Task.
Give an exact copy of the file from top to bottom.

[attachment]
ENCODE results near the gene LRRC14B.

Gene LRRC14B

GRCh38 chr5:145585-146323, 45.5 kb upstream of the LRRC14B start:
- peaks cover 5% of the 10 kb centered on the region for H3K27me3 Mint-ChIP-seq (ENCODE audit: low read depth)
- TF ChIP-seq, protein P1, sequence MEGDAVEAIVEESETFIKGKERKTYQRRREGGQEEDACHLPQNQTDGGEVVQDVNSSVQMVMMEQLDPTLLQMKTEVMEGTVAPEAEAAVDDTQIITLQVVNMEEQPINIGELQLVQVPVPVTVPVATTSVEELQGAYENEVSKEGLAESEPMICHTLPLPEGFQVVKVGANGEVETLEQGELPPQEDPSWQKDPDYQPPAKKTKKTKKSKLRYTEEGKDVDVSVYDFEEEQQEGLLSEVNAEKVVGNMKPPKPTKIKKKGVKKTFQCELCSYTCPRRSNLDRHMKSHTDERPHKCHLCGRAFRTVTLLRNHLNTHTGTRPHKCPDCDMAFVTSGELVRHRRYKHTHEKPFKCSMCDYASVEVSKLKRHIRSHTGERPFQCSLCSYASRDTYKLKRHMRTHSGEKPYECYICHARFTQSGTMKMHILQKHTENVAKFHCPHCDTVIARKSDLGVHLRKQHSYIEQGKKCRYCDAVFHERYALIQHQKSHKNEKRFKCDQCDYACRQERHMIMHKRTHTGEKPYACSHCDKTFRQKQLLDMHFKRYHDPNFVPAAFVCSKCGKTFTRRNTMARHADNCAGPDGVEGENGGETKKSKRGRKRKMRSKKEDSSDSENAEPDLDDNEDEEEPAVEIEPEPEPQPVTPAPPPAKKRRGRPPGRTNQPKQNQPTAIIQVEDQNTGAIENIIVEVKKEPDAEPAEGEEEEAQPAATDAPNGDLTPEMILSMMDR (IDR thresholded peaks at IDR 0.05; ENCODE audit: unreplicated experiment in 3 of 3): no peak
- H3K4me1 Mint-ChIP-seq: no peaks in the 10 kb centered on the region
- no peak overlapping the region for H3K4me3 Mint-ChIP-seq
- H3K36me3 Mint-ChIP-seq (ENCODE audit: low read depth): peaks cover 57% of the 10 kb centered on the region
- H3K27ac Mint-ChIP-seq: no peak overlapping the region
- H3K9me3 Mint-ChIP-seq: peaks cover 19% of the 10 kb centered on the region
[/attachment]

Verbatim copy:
ENCODE results near the gene LRRC14B.

Gene LRRC14B

GRCh38 chr5:145585-146323, 45.5 kb upstream of the LRRC14B start:
- peaks cover 5% of the 10 kb centered on the region for H3K27me3 Mint-ChIP-seq (ENCODE audit: low read depth)
- TF ChIP-seq, protein P1, sequence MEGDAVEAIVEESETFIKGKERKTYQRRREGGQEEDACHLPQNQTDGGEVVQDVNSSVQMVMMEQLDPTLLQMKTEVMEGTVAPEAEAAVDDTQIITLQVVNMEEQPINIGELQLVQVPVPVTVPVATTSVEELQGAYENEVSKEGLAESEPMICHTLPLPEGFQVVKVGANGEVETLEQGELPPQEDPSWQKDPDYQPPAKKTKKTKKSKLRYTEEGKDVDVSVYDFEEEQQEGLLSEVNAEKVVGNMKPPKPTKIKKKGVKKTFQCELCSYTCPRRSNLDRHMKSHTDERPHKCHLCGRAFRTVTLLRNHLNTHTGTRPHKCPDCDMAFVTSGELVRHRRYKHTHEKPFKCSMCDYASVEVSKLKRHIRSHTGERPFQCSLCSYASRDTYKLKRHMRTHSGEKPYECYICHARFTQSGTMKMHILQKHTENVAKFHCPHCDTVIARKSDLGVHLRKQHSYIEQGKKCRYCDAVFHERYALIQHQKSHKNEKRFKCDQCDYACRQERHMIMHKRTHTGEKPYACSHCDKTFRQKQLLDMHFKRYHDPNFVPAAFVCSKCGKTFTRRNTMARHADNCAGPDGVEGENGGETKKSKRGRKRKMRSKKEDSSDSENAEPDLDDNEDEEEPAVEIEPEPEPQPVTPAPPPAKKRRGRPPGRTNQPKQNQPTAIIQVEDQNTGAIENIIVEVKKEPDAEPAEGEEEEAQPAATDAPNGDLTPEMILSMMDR (IDR thresholded peaks at IDR 0.05; ENCODE audit: unreplicated experiment in 3 of 3): no peak
- H3K4me1 Mint-ChIP-seq: no peaks in the 10 kb centered on the region
- no peak overlapping the region for H3K4me3 Mint-ChIP-seq
- H3K36me3 Mint-ChIP-seq (ENCODE audit: low read depth): peaks cover 57% of the 10 kb centered on the region
- H3K27ac Mint-ChIP-seq: no peak overlapping the region
- H3K9me3 Mint-ChIP-seq: peaks cover 19% of the 10 kb centered on the region